Targeting and treating the inflammation with effective anti-inflammatory ingredients and compounds, such as Antrodia cinnamomea, can help reduce the body’s inflammatory response. This can in turn slow down hair loss and further the efficacy of other treatments and active ingredients used in the hair loss management.17


Oxidative stress is a product of the imbalance between the systemic manifestation of reactive oxygen species, also called free radicals, and the body’s ability to detoxify these reactive intermediates or repair the resulting damage.19 Oxidative stress can occur in every part of the body, including the scalp, the hair follicles, and the hair fibres.

Free radicals are highly reactive molecules that are generated by internal challenges like inflammation, mental stress, or ageing, and environmental challenges like pollution, cigarette smoke, heavy metals, or radiation.20 Free radicals are characterised by having unpaired electrons in their outer shells that try to bind with other electrons to stabilise themselves, which can damage proteins, lipids, and even DNA and cause ageing.20 The body uses anti-oxidative enzymes and anti-oxidative molecules (antioxidants) to protect the cells by reducing and neutralising free radicals.19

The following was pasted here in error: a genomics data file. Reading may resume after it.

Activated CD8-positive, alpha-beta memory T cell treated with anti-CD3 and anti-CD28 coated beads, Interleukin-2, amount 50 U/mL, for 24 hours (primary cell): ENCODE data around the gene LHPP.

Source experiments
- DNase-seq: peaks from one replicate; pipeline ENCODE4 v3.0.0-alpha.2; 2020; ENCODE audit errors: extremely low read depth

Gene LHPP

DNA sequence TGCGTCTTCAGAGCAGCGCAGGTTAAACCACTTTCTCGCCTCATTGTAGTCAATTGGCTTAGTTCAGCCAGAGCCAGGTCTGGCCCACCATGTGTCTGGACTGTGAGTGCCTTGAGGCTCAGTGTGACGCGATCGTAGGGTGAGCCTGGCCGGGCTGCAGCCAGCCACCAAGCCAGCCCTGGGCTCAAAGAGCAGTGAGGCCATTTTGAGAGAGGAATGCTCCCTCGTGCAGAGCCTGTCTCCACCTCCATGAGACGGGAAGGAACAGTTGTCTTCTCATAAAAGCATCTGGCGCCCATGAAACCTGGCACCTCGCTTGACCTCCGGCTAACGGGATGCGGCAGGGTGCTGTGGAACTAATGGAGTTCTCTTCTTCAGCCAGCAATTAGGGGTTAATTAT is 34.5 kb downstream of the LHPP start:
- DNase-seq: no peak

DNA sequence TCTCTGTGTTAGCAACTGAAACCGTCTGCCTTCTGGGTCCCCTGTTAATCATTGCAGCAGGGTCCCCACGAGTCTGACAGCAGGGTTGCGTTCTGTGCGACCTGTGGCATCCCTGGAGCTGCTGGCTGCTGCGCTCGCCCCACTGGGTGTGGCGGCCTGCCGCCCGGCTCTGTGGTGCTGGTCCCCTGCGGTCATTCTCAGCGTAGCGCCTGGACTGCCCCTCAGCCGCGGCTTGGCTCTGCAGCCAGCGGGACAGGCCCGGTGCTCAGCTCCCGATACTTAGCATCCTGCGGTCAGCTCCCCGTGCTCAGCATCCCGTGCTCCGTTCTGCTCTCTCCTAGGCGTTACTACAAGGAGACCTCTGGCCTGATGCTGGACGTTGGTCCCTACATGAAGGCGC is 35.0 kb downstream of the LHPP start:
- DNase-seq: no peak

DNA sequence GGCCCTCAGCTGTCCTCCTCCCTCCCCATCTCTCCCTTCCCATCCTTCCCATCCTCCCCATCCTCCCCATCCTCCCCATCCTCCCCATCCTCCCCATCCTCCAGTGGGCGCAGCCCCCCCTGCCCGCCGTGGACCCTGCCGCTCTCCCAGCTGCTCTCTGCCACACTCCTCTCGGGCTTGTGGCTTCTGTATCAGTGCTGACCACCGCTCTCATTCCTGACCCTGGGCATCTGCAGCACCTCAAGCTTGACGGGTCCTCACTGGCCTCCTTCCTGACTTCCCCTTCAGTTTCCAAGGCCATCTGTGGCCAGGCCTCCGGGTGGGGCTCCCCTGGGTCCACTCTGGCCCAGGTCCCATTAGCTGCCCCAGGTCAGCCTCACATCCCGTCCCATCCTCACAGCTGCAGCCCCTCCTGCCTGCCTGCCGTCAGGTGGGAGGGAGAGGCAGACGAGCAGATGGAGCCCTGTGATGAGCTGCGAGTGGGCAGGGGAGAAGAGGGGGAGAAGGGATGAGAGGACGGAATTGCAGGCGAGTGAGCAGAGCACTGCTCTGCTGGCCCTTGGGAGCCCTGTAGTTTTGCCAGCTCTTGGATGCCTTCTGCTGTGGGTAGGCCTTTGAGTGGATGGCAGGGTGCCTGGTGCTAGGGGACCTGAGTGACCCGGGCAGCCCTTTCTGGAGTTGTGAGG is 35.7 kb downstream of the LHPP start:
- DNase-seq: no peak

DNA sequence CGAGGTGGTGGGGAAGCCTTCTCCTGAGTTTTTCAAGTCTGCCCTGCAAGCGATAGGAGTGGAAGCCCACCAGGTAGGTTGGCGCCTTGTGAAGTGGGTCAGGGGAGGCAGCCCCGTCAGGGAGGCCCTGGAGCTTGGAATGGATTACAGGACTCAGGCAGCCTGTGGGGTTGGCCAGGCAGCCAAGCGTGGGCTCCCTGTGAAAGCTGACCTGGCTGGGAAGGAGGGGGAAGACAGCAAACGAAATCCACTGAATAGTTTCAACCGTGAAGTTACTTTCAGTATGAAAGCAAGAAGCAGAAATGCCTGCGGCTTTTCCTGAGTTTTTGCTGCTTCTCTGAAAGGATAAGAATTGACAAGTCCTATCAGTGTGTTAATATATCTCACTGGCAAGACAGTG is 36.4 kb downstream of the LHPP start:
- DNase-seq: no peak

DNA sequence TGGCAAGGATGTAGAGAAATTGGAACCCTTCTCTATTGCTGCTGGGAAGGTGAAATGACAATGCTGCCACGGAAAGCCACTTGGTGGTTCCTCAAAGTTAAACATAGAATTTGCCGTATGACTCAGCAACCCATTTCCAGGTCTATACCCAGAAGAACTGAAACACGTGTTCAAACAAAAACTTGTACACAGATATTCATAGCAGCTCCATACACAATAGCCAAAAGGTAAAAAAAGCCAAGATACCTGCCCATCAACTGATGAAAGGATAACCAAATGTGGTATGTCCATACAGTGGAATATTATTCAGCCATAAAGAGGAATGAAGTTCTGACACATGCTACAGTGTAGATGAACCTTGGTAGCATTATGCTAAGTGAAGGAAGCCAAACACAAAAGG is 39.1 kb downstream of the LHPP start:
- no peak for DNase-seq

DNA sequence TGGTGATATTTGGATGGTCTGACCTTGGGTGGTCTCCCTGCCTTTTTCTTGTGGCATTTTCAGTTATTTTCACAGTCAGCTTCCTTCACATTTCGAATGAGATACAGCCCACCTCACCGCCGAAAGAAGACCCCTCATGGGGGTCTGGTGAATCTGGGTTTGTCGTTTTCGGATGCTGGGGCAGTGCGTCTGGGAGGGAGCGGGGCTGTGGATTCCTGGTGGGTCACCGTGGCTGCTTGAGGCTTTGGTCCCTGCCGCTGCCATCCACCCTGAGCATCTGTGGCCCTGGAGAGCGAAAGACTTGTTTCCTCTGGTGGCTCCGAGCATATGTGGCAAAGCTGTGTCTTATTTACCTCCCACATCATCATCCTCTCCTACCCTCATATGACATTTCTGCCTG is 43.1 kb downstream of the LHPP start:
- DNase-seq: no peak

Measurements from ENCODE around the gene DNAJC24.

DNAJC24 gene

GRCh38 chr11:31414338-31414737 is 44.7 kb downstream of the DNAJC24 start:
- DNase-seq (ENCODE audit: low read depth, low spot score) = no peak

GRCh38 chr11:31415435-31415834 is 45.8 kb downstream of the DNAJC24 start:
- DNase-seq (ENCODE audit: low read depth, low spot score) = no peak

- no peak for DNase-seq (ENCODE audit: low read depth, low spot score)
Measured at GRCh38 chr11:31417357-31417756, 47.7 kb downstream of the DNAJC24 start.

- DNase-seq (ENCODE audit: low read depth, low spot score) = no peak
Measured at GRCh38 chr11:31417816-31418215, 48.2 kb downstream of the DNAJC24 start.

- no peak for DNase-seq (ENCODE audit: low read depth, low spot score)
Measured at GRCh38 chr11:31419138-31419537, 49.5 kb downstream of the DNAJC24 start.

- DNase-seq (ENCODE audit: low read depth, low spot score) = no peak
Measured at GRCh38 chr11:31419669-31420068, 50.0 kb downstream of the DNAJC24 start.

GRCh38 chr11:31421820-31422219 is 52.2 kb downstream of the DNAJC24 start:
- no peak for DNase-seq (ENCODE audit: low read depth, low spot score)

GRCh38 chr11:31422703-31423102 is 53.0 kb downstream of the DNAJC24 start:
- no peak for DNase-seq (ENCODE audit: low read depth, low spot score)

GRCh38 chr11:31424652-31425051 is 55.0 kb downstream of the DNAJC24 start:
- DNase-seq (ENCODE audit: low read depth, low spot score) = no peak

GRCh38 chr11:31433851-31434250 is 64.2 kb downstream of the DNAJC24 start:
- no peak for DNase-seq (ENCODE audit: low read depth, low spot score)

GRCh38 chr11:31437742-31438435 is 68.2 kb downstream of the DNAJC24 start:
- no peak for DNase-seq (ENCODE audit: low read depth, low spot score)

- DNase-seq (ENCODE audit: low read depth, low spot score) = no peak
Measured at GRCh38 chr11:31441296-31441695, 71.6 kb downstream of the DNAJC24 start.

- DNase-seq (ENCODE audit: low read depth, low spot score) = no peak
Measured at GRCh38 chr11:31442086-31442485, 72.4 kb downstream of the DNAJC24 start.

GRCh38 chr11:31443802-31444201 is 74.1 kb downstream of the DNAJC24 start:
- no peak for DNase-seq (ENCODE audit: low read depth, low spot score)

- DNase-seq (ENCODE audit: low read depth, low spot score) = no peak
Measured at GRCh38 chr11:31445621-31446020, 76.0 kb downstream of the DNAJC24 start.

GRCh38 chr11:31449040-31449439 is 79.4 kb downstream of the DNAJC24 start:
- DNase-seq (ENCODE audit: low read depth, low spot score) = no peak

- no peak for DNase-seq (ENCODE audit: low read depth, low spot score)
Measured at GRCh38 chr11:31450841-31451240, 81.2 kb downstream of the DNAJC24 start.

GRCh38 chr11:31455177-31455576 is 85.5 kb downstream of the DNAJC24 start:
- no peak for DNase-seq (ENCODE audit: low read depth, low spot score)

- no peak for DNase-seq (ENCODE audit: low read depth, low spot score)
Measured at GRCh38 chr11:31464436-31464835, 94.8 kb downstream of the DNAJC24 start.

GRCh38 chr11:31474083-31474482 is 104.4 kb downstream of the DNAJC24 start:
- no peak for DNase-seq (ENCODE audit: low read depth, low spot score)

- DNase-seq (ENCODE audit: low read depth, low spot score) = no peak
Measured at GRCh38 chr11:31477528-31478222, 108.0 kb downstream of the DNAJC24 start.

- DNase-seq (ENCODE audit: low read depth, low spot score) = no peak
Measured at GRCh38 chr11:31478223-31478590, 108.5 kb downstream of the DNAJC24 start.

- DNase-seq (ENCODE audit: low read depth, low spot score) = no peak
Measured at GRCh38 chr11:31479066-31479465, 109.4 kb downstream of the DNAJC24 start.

Oxidative stress can cause hair loss by damaging both the pre-emerging hair fibre that is still within the scalp, and the visible post-emerging hair fibre. Sources of oxidative stress that impact the pre-emerging hair fibre include oxidative metabolism, inflammation, UV radiation, and smoking.19
Sources of oxidative stress that impact the post-emerging hair fibre include UV radiation, harsh chemicals, pollutants, and oxidised scalp lipids.19

Previous research has established Antrodia cinnamomea as an effective antioxidant that can reduce oxidative stress and lipid peroxidation.3 Research has also shown that treating human hair fibres with antioxidants can create a protective layer that prevents oxidation in the form of UV induced protein degradation and lipid peroxidation.21 Treating hair topically with antioxidants can also make the hair fibres less prone to breakage and lower the degradation of colour and shine due to oxidation.21 The use of antioxidants like A. cinnamomea on the hair and scalp may therefore reduce or prevent oxidative stress, which in turn can slow hair loss.

Antrodia cinnamomea is just one of the many active ingredients in our hair care serum. Visit our ingredients page to see the rest of the serum’s fully organic and natural ingredients.


1. Peyravian, N., Deo, S., Daunert, S. & Jimenez, J. J. (2020). The Inflammatory Aspect of Male and Female Pattern Hair Loss. Journal of Inflammation Research, vol. 13, 879–881.